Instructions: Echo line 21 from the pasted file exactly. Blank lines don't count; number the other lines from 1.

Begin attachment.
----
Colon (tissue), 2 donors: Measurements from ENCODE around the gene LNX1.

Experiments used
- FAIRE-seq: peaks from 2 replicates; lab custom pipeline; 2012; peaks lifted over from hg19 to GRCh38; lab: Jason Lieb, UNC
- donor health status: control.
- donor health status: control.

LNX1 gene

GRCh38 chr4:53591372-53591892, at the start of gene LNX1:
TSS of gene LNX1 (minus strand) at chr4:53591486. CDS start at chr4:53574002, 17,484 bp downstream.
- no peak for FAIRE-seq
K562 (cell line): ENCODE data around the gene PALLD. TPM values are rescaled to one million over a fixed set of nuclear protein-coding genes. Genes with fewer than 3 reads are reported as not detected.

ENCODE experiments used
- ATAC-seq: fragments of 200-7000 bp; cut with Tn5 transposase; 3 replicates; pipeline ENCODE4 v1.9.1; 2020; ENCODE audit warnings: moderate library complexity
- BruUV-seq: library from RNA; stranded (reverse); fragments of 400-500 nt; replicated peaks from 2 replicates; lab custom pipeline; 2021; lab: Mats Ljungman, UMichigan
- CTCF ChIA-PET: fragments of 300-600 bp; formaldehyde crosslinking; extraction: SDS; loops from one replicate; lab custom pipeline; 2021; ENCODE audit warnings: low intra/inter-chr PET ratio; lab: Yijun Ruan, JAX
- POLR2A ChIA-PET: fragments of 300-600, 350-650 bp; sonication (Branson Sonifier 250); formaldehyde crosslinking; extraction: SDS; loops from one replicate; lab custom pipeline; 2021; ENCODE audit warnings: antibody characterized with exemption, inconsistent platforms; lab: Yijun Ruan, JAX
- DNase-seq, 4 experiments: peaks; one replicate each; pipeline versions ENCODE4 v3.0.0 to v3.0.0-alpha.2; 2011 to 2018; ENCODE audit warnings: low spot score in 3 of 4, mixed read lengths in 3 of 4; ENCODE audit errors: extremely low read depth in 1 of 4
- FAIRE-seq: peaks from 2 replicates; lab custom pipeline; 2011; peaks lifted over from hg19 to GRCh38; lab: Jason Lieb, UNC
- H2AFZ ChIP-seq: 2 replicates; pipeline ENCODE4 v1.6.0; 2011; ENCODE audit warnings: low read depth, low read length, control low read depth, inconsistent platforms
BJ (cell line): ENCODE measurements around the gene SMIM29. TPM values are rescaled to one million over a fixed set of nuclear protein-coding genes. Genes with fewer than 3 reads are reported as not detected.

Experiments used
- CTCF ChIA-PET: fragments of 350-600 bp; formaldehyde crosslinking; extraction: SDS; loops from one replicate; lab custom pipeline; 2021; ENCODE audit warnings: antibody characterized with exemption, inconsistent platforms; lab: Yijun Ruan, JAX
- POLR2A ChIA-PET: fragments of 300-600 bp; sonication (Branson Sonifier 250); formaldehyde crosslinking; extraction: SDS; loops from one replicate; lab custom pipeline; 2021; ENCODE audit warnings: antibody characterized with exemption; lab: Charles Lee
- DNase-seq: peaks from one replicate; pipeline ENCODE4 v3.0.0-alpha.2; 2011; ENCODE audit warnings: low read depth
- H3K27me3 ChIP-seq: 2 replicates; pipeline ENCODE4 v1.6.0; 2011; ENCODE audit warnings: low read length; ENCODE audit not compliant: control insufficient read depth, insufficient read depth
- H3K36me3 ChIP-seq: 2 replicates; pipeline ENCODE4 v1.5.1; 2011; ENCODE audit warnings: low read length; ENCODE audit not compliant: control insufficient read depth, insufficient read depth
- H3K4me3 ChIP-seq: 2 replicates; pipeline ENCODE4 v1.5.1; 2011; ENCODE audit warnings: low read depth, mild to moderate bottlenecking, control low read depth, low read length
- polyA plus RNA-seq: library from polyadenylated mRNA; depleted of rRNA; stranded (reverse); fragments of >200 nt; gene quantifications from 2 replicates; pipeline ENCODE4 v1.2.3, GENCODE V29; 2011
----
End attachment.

- CTCF ChIA-PET: fragments of 350-600 bp; formaldehyde crosslinking; extraction: SDS; loops from one replicate; lab custom pipeline; 2021; ENCODE audit warnings: antibody characterized with exemption, inconsistent platforms; lab: Yijun Ruan, JAX